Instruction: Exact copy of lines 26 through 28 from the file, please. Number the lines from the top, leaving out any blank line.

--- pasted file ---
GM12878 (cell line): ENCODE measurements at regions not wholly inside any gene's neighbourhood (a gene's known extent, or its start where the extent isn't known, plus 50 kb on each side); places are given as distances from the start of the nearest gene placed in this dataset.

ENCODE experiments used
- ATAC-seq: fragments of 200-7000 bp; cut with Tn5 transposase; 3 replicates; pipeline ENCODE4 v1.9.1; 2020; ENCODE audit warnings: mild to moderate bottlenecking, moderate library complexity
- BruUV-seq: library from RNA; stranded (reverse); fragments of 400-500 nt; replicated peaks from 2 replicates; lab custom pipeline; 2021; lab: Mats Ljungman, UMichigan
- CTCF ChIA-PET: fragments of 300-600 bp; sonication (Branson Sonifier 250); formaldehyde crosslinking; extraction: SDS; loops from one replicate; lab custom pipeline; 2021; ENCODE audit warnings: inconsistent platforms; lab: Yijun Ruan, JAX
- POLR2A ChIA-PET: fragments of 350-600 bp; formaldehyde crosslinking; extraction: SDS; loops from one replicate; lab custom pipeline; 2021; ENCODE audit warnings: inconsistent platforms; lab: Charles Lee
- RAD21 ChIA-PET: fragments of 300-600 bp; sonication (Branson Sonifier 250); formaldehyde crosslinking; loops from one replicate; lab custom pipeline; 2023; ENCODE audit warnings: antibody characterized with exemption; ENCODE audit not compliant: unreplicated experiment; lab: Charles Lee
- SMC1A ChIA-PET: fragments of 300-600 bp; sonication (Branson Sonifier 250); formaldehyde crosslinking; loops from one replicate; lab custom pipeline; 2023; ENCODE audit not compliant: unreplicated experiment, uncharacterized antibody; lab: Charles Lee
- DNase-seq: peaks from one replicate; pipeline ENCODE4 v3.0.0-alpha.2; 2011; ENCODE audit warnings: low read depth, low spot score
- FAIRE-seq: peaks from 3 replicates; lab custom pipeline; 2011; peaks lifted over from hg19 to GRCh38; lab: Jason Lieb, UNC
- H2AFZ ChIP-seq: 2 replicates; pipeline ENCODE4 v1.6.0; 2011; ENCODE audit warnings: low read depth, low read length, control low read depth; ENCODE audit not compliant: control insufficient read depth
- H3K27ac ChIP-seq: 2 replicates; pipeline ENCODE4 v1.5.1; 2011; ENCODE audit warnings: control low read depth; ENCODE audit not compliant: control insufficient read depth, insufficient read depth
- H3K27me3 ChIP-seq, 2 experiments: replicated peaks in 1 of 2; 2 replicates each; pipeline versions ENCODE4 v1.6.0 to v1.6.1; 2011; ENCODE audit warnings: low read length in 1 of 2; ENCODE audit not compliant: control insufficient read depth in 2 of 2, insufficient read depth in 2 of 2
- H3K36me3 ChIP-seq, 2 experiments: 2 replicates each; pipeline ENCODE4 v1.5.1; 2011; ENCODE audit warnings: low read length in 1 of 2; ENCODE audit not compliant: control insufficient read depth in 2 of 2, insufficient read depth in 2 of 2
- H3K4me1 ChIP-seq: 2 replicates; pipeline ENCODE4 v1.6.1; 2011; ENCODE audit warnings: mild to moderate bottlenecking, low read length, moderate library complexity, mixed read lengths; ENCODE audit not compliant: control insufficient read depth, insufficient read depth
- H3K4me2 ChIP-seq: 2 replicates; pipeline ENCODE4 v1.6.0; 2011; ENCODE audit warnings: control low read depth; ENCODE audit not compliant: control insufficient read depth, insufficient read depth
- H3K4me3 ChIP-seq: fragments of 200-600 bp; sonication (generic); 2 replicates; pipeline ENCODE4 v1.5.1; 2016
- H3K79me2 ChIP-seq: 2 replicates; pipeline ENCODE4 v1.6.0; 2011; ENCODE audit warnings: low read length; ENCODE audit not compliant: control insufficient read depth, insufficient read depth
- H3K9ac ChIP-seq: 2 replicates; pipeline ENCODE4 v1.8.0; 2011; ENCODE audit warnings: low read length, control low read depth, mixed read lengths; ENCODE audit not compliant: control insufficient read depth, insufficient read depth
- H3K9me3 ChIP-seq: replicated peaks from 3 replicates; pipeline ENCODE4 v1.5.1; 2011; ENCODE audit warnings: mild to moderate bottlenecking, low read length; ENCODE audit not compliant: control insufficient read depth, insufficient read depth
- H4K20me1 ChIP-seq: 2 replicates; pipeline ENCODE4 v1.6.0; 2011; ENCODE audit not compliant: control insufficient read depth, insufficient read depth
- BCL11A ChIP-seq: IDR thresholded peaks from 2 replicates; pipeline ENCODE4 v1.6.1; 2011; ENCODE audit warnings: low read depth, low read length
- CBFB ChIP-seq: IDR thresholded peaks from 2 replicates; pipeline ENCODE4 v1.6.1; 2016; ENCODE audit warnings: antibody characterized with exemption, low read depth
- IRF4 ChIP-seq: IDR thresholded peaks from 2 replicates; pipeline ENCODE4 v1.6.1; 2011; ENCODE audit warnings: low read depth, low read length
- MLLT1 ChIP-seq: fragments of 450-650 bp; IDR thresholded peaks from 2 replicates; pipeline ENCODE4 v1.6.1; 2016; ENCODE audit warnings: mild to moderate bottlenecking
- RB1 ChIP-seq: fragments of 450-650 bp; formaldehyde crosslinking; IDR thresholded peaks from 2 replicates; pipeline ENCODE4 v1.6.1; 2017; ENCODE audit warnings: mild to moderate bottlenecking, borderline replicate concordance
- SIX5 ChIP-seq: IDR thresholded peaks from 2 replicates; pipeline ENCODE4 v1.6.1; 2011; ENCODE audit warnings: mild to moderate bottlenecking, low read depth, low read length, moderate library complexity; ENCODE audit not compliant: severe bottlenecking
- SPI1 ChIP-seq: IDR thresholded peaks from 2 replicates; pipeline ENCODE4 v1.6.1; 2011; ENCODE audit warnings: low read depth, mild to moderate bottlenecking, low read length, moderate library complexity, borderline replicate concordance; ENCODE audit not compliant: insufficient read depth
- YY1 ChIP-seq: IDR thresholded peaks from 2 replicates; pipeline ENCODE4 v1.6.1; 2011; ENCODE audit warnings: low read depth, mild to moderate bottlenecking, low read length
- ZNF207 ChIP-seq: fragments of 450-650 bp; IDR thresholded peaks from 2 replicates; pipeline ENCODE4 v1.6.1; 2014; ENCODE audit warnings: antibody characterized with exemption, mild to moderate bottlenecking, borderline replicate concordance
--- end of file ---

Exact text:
- RB1 ChIP-seq: fragments of 450-650 bp; formaldehyde crosslinking; IDR thresholded peaks from 2 replicates; pipeline ENCODE4 v1.6.1; 2017; ENCODE audit warnings: mild to moderate bottlenecking, borderline replicate concordance
- SIX5 ChIP-seq: IDR thresholded peaks from 2 replicates; pipeline ENCODE4 v1.6.1; 2011; ENCODE audit warnings: mild to moderate bottlenecking, low read depth, low read length, moderate library complexity; ENCODE audit not compliant: severe bottlenecking
- SPI1 ChIP-seq: IDR thresholded peaks from 2 replicates; pipeline ENCODE4 v1.6.1; 2011; ENCODE audit warnings: low read depth, mild to moderate bottlenecking, low read length, moderate library complexity, borderline replicate concordance; ENCODE audit not compliant: insufficient read depth